|*Organized Professional Sports in the U.S.
Oldest to Youngest
The best of the best in the ASL, however, was the Fall River Marksmen. Fall River won six of the league’s 11 championships. They won the “double” twice. They featured many great stars. They tied Uruguay 1-1 in 1927, just after the South Americans won the Olympics and just before they would go on to win the 1930 World Cup with the same lineup. A great team, to say the least.
And also the residents in the first major soccer-only facility built in the U.S. After purchasing the club in 1922, Sam Mark built a stadium in North Tiverton, Rhode Island (to avoid Massachusetts “blue laws”) that seated 15,000 and was the first soccer stadium of its day. Other clubs played in baseball stadiums, but the Marksmen had a state-of-the-art facility. Mark’s Stadium was a truly impressive feat, and the site of many of the greatest matches in U.S. history.
But you won’t hear about any of this from our boys in MLS. Make no mistake — the league is well-aware of Mark’s Stadium’s existence. Indeed, your intrepid author — along with Phil Schoen and Ty Keough — engaged in a spirited e-mail debate with the powers-that-be, trying to get some recognition for this stadium’s place in history. But to no avail.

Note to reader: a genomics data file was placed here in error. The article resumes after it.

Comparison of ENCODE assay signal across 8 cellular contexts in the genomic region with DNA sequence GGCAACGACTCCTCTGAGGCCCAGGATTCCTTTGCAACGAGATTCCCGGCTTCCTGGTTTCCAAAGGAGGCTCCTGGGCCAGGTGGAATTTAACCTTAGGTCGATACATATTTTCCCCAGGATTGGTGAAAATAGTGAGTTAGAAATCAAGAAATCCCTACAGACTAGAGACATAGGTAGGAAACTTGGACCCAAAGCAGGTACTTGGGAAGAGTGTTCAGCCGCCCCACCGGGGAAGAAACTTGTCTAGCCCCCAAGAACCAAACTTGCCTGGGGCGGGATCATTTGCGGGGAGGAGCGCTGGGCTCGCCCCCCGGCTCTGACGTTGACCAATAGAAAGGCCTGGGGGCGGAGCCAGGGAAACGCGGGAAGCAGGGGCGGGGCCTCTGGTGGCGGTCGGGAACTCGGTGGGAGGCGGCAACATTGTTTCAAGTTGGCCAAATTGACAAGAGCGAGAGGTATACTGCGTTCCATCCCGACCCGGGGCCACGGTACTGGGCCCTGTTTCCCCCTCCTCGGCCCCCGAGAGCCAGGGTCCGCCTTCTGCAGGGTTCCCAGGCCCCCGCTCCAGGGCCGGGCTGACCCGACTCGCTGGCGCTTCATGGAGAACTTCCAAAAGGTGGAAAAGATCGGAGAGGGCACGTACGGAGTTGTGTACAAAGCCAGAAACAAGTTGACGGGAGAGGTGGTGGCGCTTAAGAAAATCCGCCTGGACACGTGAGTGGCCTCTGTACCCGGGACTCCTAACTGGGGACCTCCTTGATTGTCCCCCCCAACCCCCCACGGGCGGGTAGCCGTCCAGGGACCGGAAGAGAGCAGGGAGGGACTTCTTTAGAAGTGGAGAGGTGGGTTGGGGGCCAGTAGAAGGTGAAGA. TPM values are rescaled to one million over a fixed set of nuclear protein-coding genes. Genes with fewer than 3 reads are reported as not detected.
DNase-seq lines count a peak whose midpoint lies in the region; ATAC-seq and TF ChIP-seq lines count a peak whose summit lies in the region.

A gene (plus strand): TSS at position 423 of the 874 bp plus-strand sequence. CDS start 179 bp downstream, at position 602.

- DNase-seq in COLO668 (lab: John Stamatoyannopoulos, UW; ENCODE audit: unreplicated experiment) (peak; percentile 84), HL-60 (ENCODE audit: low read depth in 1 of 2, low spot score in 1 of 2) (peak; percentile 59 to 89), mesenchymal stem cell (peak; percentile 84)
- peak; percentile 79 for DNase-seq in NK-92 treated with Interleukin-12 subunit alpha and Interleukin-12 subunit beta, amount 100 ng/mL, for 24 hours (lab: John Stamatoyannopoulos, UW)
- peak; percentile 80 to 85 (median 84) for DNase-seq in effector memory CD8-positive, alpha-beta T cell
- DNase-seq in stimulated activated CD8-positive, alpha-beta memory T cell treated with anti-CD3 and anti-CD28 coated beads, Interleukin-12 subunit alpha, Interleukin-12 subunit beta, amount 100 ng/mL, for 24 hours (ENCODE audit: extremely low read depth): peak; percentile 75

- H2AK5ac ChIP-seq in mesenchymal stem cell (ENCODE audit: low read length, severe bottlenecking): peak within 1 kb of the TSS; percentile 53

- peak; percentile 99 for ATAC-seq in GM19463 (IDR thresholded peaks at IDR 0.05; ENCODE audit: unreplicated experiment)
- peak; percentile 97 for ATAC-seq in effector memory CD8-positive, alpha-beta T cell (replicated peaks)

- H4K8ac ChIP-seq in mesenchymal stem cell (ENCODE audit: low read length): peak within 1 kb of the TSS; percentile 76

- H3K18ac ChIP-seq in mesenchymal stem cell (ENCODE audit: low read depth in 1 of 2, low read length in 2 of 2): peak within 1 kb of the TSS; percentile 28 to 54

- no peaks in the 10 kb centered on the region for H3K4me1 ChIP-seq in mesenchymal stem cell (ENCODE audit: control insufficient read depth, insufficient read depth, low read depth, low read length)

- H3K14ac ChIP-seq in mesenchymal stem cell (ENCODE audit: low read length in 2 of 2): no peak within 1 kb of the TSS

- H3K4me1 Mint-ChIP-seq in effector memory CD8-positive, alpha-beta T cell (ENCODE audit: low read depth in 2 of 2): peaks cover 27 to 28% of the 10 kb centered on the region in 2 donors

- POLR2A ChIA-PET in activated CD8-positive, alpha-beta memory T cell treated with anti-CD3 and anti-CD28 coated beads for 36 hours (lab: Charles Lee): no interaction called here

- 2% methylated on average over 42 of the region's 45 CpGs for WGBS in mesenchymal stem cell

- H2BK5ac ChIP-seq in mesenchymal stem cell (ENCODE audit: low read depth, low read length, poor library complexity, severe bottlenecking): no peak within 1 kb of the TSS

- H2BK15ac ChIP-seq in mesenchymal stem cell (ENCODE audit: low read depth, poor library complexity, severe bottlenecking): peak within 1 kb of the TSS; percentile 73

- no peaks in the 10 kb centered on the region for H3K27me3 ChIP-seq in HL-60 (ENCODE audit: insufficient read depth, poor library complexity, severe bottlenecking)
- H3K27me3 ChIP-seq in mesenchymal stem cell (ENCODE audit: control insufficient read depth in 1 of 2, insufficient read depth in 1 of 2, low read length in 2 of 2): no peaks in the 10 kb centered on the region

“A 15,000 seat stadium is not major,” it was said. Again, MLS thinks that professional soccer began in 1975. Admittedly, Mark’s Stadium would barely qualify as a Division III facility today, but one has to remember the era. In 1920, a stadium that seated over 10,000 was very “major.” Many major league baseball stadiums did not seat that many until the late 1920s.
“The ASL was not a major league,” it was offered. Again, the statement is breathtaking in its ignorance. Frankly, the ASL was probably far-superior to MLS. More major stars participated in it. Americans made more of a contribution to it. And no ugly, red-goateed defenders stole money from it. MLS is not even up to the standards of the old North American Soccer League, so one wonders where they come off so high and mighty.
Phil Schoen had offered a suggestion (and even used it during his Sunday broadcast): “the first soccer-only stadium of the modern era.” Not a bad way around the dilemma. But flat-out rejected by MLS.
No one is arguing that Crew Stadium is not a major event. But would it have killed MLS to acknowledge that maybe, just maybe, professional soccer in this country existed long before soccer moms? Long before Pele? In fact, the first U.S. pro league started in 1894! MLS, however, is off by one hundred years, instead acting like the 1994 World Cup was the true starting point for the game. Along the way, the games rich and glorious history continues to be ignored.
And, in no small way, a chance for the sport to claim just a little credibility in the eyes of the American public goes wasted. Perhaps if it was known that soccer was once a “big deal” here, reporters would not be so quick to just dismiss the game as a kiddy sport.
For ignorance and hubris above and beyond the call of duty, MLS Commisar of Disinformation:
Turd of the Week